FAQ – Insurance

What insurance companies are in your network?

We are in network with most major insurance companies, including Medicare. You may visit our insurance page for a current list or call our Insurance / Billing Department.

How much will this cost?

We call your insurance company to get benefit information prior to your coming to our office and prior to procedures. We will do our best to give you the closest approximate amount you will need to bring with you. Because this is an approximate amount, there may be an additional amount that is due after services are provided. You should receive a monthly statement for any additional amounts that may be due. If there is any refund due to you, we will issue this amount back to you once you have completed all treatment and all dates of service have been settled out with your insurance company(s).

Why didn’t the large amount I paid on my surgery day cover everything?

  • We bill for each date of service. We do not bill a global fee.
  • The amount we collect prior to your procedure (EVLA) is an ESTIMATE of what your insurance company says is your responsibility for those date(s) of service only.
  • The amount collected will be applied to those date(s) of service.
  • If there is additional money left after the insurance has settled out for those dates of service, we will apply any leftover balance to future dates of service.
  • As you continue through treatment with sclerotherapy, we check benefits and inform you of additional amounts your insurance company says may be your responsibility. These payments are expected on the date of service prior to treatment. These estimated amounts are expected to be paid on the date of service prior to treatment.
  • Because these are estimated amounts, any additional amounts will be billed to you after your insurance pays.
  • We check benefits before your initial visit and ultrasound, before the procedure (EVLA), and before sclerotherapy.

What is a deductible?

The deductible is an amount that has to be paid by you, as the policyholder, before insurance will pay on any date of service. This amount will be collected prior to or on the date of service.

What is out-of-pocket maximum?

Out-of-pocket maximum is the amount that you will need to spend or reach before your insurance company will cover dates of service at 100%.

What is a co-pay? 

Co-pay is the amount that is sometimes shown on the front of your insurance card. It may have one for PCP, one for specialist, one for ER. This amount is usually for office visits, but it is really up to your insurance company as to what they determine to be the patient responsibility.

What is co-insurance? 

Co-insurance is a percentage your insurance company may require you to pay even in addition to your co-pay. The most common are: 70% / 30%, or 80% / 20%, or 85% / 15%, or 90% / 10%. For example, the first percentage, say 70%, is what your insurance company is responsible for and the second percentage, say 30%, is your responsibility as the patient.

Will I have a deductible, out-of-pocket maximum, co-pay, and co-insurance?

It is possible. We will do our best to inform you of your benefits. Your insurance company is the one that determines how much you pay. Due to our contractual agreement with the insurance companies, we have no control over what is the patient responsibility. We will request payment for the amount your insurance company states is your responsibility. We encourage you to call your insurance company and check your benefits.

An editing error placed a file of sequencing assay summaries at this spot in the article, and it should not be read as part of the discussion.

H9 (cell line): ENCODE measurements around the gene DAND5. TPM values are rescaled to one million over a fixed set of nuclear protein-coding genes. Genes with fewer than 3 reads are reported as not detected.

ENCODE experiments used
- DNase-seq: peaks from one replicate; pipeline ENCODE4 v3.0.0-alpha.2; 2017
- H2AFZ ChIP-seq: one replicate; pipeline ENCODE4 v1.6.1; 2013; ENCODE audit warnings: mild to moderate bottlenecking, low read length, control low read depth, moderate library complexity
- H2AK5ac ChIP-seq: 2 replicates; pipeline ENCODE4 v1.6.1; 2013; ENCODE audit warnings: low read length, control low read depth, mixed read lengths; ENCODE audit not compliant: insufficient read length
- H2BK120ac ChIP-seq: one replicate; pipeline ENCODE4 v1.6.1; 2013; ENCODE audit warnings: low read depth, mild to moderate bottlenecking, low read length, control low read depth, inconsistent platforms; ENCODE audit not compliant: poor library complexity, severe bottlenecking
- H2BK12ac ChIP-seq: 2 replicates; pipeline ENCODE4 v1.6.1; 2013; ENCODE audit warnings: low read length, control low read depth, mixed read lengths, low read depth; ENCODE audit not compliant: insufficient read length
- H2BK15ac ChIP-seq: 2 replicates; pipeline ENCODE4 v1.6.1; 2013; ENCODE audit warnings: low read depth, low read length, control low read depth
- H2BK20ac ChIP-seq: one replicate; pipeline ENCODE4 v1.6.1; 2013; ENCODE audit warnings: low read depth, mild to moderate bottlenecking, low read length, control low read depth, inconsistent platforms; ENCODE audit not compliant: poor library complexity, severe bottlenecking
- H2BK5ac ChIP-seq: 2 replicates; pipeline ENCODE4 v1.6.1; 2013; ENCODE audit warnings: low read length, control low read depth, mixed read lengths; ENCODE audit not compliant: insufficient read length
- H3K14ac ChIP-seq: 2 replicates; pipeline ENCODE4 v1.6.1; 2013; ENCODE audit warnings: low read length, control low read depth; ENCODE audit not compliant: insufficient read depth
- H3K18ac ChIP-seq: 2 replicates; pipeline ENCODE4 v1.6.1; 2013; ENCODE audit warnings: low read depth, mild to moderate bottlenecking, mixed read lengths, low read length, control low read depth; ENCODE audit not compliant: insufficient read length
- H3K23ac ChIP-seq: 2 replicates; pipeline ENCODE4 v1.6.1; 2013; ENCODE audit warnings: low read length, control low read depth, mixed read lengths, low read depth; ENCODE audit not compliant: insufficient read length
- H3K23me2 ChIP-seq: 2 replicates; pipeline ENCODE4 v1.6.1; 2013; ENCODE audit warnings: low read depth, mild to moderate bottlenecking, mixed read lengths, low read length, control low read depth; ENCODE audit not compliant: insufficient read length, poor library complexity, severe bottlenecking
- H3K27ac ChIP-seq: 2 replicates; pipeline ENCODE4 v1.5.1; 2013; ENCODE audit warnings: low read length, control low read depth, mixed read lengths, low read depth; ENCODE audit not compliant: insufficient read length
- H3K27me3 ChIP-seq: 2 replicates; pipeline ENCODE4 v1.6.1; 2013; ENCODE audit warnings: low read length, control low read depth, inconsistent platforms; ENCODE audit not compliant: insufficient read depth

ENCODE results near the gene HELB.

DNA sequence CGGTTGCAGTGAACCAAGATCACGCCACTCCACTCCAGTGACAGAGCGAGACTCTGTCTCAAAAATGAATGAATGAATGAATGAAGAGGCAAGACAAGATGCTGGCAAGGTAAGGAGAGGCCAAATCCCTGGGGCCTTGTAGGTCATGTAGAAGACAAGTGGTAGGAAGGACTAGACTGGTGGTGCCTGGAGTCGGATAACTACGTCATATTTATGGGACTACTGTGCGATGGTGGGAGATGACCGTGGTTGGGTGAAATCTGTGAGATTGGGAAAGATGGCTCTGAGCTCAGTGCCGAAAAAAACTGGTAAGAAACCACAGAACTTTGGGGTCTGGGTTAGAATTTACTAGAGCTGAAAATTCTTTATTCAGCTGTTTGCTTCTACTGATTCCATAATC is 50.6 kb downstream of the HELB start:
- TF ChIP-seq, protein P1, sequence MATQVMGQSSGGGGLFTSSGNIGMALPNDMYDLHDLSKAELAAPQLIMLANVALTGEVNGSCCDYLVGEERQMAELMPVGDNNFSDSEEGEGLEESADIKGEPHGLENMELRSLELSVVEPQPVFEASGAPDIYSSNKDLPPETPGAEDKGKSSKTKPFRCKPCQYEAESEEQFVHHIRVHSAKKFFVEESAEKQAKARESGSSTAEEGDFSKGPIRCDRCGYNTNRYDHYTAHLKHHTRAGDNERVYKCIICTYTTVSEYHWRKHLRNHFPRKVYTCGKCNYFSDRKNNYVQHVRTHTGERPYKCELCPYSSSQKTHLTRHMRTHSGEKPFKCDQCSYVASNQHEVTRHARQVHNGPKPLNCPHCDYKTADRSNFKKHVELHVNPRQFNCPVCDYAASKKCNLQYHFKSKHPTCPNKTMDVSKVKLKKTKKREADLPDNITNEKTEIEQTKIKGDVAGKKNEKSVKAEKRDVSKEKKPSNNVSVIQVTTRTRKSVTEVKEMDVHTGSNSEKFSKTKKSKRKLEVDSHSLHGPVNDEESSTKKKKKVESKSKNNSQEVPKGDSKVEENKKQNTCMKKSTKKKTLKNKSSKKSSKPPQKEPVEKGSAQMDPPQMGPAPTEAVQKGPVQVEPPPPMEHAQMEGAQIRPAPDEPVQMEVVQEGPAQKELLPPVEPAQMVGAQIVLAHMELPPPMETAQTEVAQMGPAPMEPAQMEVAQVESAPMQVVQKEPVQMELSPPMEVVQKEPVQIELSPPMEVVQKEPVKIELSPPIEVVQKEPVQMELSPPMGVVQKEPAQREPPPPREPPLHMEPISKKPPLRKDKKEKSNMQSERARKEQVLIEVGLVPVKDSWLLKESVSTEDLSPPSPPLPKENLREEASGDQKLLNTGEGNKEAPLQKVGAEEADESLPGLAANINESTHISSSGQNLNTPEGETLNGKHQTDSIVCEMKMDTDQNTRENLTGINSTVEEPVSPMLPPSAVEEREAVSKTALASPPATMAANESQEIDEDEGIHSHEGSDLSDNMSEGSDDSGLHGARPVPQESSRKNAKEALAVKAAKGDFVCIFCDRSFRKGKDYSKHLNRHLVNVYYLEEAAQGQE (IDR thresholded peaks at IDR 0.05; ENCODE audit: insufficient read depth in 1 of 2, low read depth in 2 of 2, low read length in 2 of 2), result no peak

Why won’t my secondary cover what Medicare doesn’t cover?

Secondary plans, or retirement plans, are different from supplemental and Medicare replacement plans. Because they are a retirement plan, premiums are typically paid by the former employer and not the retiree, or offered to the retiree at a discounted amount. These plans are usually catastrophic plans for devastating illnesses or accidents. They usually don’t cover the additional 20% amount that Medicare doesn’t except in these catastrophic situations. Because this is not considered catastrophic, you may be responsible for the 20% that Medicare doesn’t cover.

Why won’t my insurance company pay? 

We don’t always know. We make every effort possible to get your claim paid for you. This may take some effort on your part as well. You are your best advocate.

Can you check my benefits again?

We check benefits prior to new patient visit, EVLA, and sclerotherapy. If you feel or know that your benefits or the amount of the patient responsibility may have changed prior to your appointment, you will need to provide something in writing when coming to or office. Otherwise, we will expect the payment amount that you were notified of at that date of service. Due to the volume of patients and the time that is required for checking benefits, we cannot recheck benefits over and over again.

What does it mean to have a procedure pre-approved, pre-authorized or pre-determined?

To have a procedure pre-approved, pre-authorized or pre-determined simply means we have verified with your insurance company and they have stated the procedure is an “approved” or covered benefit under your specific insurance plan. This, DOES NOT mean, by any definition, it will be paid in full by your insurance company. You may still, and mostly likely will, have a monetary patient responsibility for an “approved” or covered procedure.

In fact, insurance companies state on letters of approval that the “approval does not guarantee payment”. We have no control over a patient’s individual insurance policy and how it will actually pay since this is an agreement between you and them. We can only tell you what they have told us.

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